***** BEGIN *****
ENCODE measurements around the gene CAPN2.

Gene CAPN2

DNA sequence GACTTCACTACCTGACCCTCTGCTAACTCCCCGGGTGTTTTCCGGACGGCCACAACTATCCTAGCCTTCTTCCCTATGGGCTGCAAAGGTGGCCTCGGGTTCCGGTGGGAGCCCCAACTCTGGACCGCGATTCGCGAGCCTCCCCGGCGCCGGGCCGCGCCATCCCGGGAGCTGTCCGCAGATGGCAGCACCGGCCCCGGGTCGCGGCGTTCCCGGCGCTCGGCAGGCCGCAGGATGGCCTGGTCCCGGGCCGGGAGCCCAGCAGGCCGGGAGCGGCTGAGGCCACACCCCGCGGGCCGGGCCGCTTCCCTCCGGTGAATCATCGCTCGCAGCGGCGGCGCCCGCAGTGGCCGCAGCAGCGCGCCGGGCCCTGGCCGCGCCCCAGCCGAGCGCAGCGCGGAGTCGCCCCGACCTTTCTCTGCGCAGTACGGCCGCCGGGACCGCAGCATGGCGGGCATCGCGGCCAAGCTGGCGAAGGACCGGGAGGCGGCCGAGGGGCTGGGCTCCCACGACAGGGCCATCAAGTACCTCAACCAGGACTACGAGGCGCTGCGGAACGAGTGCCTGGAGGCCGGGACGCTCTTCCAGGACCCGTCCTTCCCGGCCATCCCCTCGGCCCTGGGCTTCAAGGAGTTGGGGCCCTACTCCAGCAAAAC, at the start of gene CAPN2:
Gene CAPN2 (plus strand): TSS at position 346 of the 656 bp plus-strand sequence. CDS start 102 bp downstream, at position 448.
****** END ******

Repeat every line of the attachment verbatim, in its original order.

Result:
ENCODE measurements around the gene CAPN2.

Gene CAPN2

DNA sequence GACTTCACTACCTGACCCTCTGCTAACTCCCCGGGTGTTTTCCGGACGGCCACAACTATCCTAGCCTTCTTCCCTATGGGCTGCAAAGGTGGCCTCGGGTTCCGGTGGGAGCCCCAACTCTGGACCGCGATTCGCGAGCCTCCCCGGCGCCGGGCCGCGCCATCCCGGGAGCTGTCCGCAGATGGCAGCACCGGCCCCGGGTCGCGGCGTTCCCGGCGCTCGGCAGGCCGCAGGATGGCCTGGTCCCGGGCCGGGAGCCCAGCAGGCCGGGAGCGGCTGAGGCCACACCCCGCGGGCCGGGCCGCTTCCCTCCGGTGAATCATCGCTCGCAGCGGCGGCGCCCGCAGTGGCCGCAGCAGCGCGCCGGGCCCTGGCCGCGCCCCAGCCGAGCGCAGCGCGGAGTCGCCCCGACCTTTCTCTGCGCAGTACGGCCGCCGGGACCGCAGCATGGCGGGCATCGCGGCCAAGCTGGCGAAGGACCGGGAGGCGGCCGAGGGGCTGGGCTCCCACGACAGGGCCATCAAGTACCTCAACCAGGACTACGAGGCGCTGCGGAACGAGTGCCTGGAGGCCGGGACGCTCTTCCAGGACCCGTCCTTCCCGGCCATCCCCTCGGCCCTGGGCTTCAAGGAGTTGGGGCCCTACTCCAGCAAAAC, at the start of gene CAPN2:
Gene CAPN2 (plus strand): TSS at position 346 of the 656 bp plus-strand sequence. CDS start 102 bp downstream, at position 448.